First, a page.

The key to true horror is to make the familiar unfamiliar. The story of Wanda and her Mormon Prophet husband, does that incredibly well with my reading of it. It works so well because there are aspects of the principles held by Immanuel and Wanda that were principles passed down to my siblings and I. The deeper I go into the deconstruction of those teachings, the more I have to tell my therapist. Immanuel (formally known as Brian) is very obviously not all there. But it made me think about the stuff I was taught to believe as a child and the similarities are prevalent enough to cause discomfort that s much more existential than if I was reading this story as person who was raised by agnostic or Atheist parents. It is way more personal.
You are not meant to take wives by force in the church I was raised in ( The Church Of Jesus Christ Of Latter Day Saints). You are not meant to take child brides. You are meant to believe that a man by the name of Joseph Smith was visited by the lord and his son Jesus Christ and told not to join any of the churches already in action on earth. We are taught to believe that Joseph Smith was advised to start the one and only true church.and translate golden plates found deep in a mountain. Wanda’s experience may seem like it was pretty silly and you may not understand how she could be so bamboozled by this Immanuel individual. But if you have been groomed to have faith in otherworldly things. It is pretty easy to understand how one belief could be replaced with a slightly different and more sinister one. This is especially true when both beliefs involve following men ”chosen by the Lord” out into the wilderness.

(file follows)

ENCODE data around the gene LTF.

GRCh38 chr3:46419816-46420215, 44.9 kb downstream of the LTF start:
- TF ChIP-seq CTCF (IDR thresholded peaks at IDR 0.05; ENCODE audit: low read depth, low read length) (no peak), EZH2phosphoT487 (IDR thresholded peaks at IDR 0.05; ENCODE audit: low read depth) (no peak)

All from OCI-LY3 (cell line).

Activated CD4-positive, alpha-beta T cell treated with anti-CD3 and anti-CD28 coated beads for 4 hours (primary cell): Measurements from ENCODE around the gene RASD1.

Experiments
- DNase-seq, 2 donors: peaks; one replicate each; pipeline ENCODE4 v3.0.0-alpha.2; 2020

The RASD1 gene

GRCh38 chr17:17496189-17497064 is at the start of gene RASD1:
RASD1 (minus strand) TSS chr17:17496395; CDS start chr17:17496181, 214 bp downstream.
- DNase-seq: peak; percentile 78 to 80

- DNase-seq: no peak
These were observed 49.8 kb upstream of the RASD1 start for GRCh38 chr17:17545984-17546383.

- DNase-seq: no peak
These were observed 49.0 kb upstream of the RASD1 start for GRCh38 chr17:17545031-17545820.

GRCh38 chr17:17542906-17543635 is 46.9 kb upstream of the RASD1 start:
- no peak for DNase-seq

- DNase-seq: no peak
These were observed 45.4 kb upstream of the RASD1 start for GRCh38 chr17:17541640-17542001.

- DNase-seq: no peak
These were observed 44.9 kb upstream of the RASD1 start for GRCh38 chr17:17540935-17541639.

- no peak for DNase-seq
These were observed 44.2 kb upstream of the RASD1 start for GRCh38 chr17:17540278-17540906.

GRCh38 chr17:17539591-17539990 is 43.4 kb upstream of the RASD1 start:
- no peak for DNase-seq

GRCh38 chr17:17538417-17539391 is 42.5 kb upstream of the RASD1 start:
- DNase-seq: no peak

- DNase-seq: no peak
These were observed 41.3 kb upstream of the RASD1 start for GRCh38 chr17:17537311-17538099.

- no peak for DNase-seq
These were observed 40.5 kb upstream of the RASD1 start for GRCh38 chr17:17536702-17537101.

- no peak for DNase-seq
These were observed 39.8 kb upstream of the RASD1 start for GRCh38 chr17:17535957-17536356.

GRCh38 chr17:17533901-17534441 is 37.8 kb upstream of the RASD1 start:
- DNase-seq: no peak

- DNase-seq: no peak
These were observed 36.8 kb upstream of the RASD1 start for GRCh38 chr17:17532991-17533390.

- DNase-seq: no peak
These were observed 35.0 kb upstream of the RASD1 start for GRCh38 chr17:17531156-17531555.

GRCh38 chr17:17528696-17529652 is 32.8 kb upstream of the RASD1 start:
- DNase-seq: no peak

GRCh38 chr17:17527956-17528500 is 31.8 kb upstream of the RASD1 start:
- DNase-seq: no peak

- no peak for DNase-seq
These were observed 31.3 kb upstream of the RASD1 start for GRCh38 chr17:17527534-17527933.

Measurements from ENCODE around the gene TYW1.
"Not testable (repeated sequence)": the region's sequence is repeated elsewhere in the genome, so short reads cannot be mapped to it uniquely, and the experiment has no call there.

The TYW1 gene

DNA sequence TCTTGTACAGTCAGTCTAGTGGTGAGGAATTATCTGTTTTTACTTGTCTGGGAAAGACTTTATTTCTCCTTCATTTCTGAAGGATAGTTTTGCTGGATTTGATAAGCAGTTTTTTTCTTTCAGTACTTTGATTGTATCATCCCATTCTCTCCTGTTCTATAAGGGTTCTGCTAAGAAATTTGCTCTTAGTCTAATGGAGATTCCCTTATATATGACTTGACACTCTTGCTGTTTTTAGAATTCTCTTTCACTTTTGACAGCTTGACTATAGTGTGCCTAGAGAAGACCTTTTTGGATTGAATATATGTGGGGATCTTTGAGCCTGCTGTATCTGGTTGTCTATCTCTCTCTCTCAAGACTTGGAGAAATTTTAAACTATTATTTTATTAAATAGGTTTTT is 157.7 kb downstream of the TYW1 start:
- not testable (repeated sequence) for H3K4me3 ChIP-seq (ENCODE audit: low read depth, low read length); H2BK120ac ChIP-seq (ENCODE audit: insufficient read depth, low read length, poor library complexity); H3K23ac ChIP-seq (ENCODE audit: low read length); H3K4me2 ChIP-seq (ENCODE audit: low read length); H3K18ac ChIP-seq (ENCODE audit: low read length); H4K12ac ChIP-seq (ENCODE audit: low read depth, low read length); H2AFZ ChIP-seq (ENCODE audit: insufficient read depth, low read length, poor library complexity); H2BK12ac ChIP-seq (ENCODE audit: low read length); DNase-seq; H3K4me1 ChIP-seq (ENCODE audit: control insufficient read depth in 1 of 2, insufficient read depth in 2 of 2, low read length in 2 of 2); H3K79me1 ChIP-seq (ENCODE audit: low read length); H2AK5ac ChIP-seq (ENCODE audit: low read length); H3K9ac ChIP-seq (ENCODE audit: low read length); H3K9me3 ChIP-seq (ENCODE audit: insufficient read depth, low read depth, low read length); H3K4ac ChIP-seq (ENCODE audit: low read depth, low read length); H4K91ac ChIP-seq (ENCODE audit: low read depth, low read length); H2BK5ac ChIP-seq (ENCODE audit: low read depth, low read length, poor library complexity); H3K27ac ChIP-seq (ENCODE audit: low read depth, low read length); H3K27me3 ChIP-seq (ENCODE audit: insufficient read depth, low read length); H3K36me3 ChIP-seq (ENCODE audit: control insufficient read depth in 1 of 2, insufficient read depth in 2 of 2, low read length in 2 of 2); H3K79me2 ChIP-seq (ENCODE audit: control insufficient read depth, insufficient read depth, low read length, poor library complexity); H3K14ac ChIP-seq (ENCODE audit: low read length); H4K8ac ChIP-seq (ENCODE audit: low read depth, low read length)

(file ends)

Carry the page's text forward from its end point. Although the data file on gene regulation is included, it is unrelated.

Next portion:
It could be argued that the person who was running that therapy group for divorced Mormons really dropped the ball on this one. It is not a fair place to place blame. You can lead divorced mormons to therapy group but you cant stop them making ghastly life partner choices a second time around. Faith is something that can have many complicated and varied consequences. At what point does faith mutate into something that has you believing that it is the word of god that is compelling you to sexually abuse young girls? The thing that is so scary about that is that it is something that happens quite often.
The Love Of A Bad Man is compelling and heart tugging reading. The list of readings that Ms Woollett had to do in the name of research reads like the reading list of Wednesday Addams. After finishing the book it was hard to stop holding it and staring at the cover, in bewilderment. Ever had someone who you previously loved say something like, ”I cant write the bad guy for you.” I have. Men do not need to ‘write the bad guy’ the real life aftermath of bad men are all around us. All the time. What makes this collection of stories so interesting is that it is not about the bad men. Its about the women who loved them.